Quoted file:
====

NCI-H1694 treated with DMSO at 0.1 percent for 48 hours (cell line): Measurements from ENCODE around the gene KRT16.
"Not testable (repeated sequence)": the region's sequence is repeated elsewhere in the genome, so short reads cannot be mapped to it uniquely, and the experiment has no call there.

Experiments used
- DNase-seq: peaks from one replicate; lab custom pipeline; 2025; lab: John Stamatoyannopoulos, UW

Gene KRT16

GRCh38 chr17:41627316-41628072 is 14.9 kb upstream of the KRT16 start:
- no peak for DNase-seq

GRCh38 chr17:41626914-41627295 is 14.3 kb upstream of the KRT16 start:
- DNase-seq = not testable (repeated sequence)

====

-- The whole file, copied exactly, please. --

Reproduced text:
NCI-H1694 treated with DMSO at 0.1 percent for 48 hours (cell line): Measurements from ENCODE around the gene KRT16.
"Not testable (repeated sequence)": the region's sequence is repeated elsewhere in the genome, so short reads cannot be mapped to it uniquely, and the experiment has no call there.

Experiments used
- DNase-seq: peaks from one replicate; lab custom pipeline; 2025; lab: John Stamatoyannopoulos, UW

Gene KRT16

GRCh38 chr17:41627316-41628072 is 14.9 kb upstream of the KRT16 start:
- no peak for DNase-seq

GRCh38 chr17:41626914-41627295 is 14.3 kb upstream of the KRT16 start:
- DNase-seq = not testable (repeated sequence)